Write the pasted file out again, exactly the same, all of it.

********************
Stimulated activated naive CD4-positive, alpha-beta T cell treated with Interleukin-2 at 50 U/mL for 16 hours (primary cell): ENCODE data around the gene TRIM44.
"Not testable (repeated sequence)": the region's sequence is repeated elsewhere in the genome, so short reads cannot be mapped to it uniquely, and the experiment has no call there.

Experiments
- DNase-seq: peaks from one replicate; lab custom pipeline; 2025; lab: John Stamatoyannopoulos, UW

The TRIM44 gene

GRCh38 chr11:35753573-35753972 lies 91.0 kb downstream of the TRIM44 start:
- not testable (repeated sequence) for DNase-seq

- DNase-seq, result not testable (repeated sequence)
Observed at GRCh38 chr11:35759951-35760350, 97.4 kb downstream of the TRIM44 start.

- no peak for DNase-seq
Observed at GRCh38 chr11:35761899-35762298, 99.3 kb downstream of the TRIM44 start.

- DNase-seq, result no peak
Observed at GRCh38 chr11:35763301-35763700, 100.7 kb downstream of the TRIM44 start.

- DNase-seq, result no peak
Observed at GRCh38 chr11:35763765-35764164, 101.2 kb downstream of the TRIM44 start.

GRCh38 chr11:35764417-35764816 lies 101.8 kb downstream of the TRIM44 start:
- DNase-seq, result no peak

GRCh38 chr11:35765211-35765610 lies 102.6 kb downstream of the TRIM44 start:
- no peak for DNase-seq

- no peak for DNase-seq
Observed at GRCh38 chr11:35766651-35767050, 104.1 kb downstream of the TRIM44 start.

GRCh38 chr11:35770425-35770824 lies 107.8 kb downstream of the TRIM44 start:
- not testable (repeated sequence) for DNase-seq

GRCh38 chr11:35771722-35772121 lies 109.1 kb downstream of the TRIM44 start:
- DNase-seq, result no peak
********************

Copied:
Stimulated activated naive CD4-positive, alpha-beta T cell treated with Interleukin-2 at 50 U/mL for 16 hours (primary cell): ENCODE data around the gene TRIM44.
"Not testable (repeated sequence)": the region's sequence is repeated elsewhere in the genome, so short reads cannot be mapped to it uniquely, and the experiment has no call there.

Experiments
- DNase-seq: peaks from one replicate; lab custom pipeline; 2025; lab: John Stamatoyannopoulos, UW

The TRIM44 gene

GRCh38 chr11:35753573-35753972 lies 91.0 kb downstream of the TRIM44 start:
- not testable (repeated sequence) for DNase-seq

- DNase-seq, result not testable (repeated sequence)
Observed at GRCh38 chr11:35759951-35760350, 97.4 kb downstream of the TRIM44 start.

- no peak for DNase-seq
Observed at GRCh38 chr11:35761899-35762298, 99.3 kb downstream of the TRIM44 start.

- DNase-seq, result no peak
Observed at GRCh38 chr11:35763301-35763700, 100.7 kb downstream of the TRIM44 start.

- DNase-seq, result no peak
Observed at GRCh38 chr11:35763765-35764164, 101.2 kb downstream of the TRIM44 start.

GRCh38 chr11:35764417-35764816 lies 101.8 kb downstream of the TRIM44 start:
- DNase-seq, result no peak

GRCh38 chr11:35765211-35765610 lies 102.6 kb downstream of the TRIM44 start:
- no peak for DNase-seq

- no peak for DNase-seq
Observed at GRCh38 chr11:35766651-35767050, 104.1 kb downstream of the TRIM44 start.

GRCh38 chr11:35770425-35770824 lies 107.8 kb downstream of the TRIM44 start:
- not testable (repeated sequence) for DNase-seq

GRCh38 chr11:35771722-35772121 lies 109.1 kb downstream of the TRIM44 start:
- DNase-seq, result no peak